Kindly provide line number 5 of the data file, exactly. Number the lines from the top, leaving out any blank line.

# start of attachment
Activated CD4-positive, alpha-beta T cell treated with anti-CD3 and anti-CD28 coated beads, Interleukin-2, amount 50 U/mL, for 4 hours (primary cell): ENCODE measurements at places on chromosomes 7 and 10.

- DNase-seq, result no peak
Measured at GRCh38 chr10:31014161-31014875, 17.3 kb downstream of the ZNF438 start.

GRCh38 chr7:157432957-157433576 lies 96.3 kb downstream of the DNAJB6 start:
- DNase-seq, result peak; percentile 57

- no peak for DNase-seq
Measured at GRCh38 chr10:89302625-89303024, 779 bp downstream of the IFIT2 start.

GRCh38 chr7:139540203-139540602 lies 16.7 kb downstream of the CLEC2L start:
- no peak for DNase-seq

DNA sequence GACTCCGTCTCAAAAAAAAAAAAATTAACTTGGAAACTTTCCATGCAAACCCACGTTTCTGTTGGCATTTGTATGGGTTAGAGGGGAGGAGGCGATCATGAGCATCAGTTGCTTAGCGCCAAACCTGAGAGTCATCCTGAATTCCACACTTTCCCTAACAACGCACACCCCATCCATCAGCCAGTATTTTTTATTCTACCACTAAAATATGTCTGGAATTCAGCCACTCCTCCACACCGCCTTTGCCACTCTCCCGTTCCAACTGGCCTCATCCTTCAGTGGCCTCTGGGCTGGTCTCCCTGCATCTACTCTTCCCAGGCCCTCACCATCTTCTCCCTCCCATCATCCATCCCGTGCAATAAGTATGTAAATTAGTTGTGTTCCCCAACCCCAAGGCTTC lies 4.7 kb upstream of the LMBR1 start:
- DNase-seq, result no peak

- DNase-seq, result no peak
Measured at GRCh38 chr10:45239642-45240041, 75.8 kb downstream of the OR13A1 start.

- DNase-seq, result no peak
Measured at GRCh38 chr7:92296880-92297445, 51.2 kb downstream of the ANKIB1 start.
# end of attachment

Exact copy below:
- DNase-seq, result peak; percentile 57